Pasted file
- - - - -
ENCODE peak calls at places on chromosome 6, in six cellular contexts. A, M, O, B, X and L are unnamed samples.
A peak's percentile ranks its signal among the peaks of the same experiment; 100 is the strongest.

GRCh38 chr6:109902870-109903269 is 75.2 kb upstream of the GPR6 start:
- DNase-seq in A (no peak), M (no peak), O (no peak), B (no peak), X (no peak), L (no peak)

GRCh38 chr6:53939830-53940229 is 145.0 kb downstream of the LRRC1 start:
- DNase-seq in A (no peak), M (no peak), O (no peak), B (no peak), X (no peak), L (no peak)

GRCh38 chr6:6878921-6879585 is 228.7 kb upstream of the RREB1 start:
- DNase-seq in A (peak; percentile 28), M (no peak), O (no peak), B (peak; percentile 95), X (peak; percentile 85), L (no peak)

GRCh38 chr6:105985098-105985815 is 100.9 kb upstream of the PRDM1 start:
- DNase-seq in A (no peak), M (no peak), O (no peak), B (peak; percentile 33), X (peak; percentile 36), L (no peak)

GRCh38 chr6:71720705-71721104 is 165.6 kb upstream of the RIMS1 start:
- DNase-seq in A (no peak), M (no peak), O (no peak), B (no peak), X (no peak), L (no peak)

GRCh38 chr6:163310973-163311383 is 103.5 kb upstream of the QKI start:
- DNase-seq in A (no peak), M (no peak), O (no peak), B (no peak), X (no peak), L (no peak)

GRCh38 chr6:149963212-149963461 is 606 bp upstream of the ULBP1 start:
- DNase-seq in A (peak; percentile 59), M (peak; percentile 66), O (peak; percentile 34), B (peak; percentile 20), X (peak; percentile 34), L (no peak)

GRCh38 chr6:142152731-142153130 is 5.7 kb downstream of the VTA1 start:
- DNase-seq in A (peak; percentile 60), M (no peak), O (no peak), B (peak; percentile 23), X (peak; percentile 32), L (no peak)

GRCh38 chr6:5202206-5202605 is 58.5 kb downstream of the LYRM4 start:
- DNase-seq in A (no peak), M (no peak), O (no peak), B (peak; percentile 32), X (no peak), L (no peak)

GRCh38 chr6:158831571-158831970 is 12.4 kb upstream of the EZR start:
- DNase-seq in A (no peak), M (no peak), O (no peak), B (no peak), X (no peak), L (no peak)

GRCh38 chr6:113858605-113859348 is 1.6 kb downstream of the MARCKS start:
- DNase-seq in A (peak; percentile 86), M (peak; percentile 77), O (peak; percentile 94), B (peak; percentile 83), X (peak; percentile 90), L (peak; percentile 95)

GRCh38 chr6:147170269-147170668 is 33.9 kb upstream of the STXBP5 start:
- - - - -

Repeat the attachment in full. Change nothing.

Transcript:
ENCODE peak calls at places on chromosome 6, in six cellular contexts. A, M, O, B, X and L are unnamed samples.
A peak's percentile ranks its signal among the peaks of the same experiment; 100 is the strongest.

GRCh38 chr6:109902870-109903269 is 75.2 kb upstream of the GPR6 start:
- DNase-seq in A (no peak), M (no peak), O (no peak), B (no peak), X (no peak), L (no peak)

GRCh38 chr6:53939830-53940229 is 145.0 kb downstream of the LRRC1 start:
- DNase-seq in A (no peak), M (no peak), O (no peak), B (no peak), X (no peak), L (no peak)

GRCh38 chr6:6878921-6879585 is 228.7 kb upstream of the RREB1 start:
- DNase-seq in A (peak; percentile 28), M (no peak), O (no peak), B (peak; percentile 95), X (peak; percentile 85), L (no peak)

GRCh38 chr6:105985098-105985815 is 100.9 kb upstream of the PRDM1 start:
- DNase-seq in A (no peak), M (no peak), O (no peak), B (peak; percentile 33), X (peak; percentile 36), L (no peak)

GRCh38 chr6:71720705-71721104 is 165.6 kb upstream of the RIMS1 start:
- DNase-seq in A (no peak), M (no peak), O (no peak), B (no peak), X (no peak), L (no peak)

GRCh38 chr6:163310973-163311383 is 103.5 kb upstream of the QKI start:
- DNase-seq in A (no peak), M (no peak), O (no peak), B (no peak), X (no peak), L (no peak)

GRCh38 chr6:149963212-149963461 is 606 bp upstream of the ULBP1 start:
- DNase-seq in A (peak; percentile 59), M (peak; percentile 66), O (peak; percentile 34), B (peak; percentile 20), X (peak; percentile 34), L (no peak)

GRCh38 chr6:142152731-142153130 is 5.7 kb downstream of the VTA1 start:
- DNase-seq in A (peak; percentile 60), M (no peak), O (no peak), B (peak; percentile 23), X (peak; percentile 32), L (no peak)

GRCh38 chr6:5202206-5202605 is 58.5 kb downstream of the LYRM4 start:
- DNase-seq in A (no peak), M (no peak), O (no peak), B (peak; percentile 32), X (no peak), L (no peak)

GRCh38 chr6:158831571-158831970 is 12.4 kb upstream of the EZR start:
- DNase-seq in A (no peak), M (no peak), O (no peak), B (no peak), X (no peak), L (no peak)

GRCh38 chr6:113858605-113859348 is 1.6 kb downstream of the MARCKS start:
- DNase-seq in A (peak; percentile 86), M (peak; percentile 77), O (peak; percentile 94), B (peak; percentile 83), X (peak; percentile 90), L (peak; percentile 95)

GRCh38 chr6:147170269-147170668 is 33.9 kb upstream of the STXBP5 start: